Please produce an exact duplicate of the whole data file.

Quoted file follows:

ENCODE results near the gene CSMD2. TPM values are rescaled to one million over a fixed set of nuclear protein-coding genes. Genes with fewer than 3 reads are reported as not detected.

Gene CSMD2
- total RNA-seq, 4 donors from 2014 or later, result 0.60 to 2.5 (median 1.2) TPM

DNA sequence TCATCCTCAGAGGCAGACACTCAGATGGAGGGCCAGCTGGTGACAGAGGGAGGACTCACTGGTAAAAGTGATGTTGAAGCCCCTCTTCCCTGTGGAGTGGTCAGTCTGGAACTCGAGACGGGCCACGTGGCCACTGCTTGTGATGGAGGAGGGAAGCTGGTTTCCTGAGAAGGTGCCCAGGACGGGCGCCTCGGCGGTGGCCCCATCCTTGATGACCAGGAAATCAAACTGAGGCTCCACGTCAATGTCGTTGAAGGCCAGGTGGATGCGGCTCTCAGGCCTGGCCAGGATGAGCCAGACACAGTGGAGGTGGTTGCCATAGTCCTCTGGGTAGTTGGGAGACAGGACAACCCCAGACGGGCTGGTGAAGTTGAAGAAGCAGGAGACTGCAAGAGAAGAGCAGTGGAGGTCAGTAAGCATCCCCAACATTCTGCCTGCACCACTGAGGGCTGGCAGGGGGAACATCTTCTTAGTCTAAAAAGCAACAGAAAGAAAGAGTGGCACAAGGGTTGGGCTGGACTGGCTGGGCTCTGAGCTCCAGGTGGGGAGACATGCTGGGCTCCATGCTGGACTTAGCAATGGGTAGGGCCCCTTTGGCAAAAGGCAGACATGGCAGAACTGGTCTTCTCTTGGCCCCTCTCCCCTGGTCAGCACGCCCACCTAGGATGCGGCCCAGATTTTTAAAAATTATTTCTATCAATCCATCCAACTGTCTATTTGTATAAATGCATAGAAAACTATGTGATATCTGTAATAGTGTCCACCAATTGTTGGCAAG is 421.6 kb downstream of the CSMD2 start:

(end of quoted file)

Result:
ENCODE results near the gene CSMD2. TPM values are rescaled to one million over a fixed set of nuclear protein-coding genes. Genes with fewer than 3 reads are reported as not detected.

Gene CSMD2
- total RNA-seq, 4 donors from 2014 or later, result 0.60 to 2.5 (median 1.2) TPM

DNA sequence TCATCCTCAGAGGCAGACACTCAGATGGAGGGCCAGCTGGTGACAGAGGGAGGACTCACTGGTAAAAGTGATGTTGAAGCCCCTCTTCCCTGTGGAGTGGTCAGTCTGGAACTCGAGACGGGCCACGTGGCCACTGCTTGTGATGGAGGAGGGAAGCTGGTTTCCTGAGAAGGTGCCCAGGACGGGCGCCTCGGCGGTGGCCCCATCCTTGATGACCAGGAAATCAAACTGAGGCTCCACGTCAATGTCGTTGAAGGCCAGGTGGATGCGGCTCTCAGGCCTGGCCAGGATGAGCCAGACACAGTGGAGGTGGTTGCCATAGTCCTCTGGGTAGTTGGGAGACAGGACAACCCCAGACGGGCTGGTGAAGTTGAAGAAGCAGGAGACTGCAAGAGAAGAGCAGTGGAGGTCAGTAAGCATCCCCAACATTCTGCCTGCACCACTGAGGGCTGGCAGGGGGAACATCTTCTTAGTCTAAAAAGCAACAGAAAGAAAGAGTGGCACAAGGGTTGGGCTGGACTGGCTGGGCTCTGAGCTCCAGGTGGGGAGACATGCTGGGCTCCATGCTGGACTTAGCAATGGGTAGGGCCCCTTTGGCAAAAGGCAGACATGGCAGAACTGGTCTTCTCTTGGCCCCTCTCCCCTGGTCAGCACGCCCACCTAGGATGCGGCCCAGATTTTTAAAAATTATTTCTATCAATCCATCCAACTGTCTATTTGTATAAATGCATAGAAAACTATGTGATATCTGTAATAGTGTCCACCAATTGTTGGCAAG is 421.6 kb downstream of the CSMD2 start: